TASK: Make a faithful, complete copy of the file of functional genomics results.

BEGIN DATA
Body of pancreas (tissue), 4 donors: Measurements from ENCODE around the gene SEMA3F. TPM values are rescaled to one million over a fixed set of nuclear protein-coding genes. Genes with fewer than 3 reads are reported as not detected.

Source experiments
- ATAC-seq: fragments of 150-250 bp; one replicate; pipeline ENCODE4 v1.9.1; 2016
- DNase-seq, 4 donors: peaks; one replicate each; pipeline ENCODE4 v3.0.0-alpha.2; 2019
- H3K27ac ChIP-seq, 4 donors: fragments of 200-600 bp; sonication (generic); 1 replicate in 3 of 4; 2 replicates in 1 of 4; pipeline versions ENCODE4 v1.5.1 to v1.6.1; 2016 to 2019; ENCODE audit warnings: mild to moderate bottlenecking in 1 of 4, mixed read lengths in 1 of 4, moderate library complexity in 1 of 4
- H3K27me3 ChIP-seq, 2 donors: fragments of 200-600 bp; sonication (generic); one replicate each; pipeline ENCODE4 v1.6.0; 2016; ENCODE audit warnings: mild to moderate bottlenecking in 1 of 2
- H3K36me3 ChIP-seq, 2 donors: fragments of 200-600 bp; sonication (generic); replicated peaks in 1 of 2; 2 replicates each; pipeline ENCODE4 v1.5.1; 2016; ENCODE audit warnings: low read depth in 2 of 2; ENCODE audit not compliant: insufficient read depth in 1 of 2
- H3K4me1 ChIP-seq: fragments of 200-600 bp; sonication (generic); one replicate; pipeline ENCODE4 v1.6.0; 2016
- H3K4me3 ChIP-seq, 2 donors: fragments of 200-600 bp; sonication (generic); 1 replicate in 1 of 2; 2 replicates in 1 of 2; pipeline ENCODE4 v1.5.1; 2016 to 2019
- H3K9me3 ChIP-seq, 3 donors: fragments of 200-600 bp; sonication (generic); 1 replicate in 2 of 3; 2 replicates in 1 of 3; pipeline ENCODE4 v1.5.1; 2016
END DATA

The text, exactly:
Body of pancreas (tissue), 4 donors: Measurements from ENCODE around the gene SEMA3F. TPM values are rescaled to one million over a fixed set of nuclear protein-coding genes. Genes with fewer than 3 reads are reported as not detected.

Source experiments
- ATAC-seq: fragments of 150-250 bp; one replicate; pipeline ENCODE4 v1.9.1; 2016
- DNase-seq, 4 donors: peaks; one replicate each; pipeline ENCODE4 v3.0.0-alpha.2; 2019
- H3K27ac ChIP-seq, 4 donors: fragments of 200-600 bp; sonication (generic); 1 replicate in 3 of 4; 2 replicates in 1 of 4; pipeline versions ENCODE4 v1.5.1 to v1.6.1; 2016 to 2019; ENCODE audit warnings: mild to moderate bottlenecking in 1 of 4, mixed read lengths in 1 of 4, moderate library complexity in 1 of 4
- H3K27me3 ChIP-seq, 2 donors: fragments of 200-600 bp; sonication (generic); one replicate each; pipeline ENCODE4 v1.6.0; 2016; ENCODE audit warnings: mild to moderate bottlenecking in 1 of 2
- H3K36me3 ChIP-seq, 2 donors: fragments of 200-600 bp; sonication (generic); replicated peaks in 1 of 2; 2 replicates each; pipeline ENCODE4 v1.5.1; 2016; ENCODE audit warnings: low read depth in 2 of 2; ENCODE audit not compliant: insufficient read depth in 1 of 2
- H3K4me1 ChIP-seq: fragments of 200-600 bp; sonication (generic); one replicate; pipeline ENCODE4 v1.6.0; 2016
- H3K4me3 ChIP-seq, 2 donors: fragments of 200-600 bp; sonication (generic); 1 replicate in 1 of 2; 2 replicates in 1 of 2; pipeline ENCODE4 v1.5.1; 2016 to 2019
- H3K9me3 ChIP-seq, 3 donors: fragments of 200-600 bp; sonication (generic); 1 replicate in 2 of 3; 2 replicates in 1 of 3; pipeline ENCODE4 v1.5.1; 2016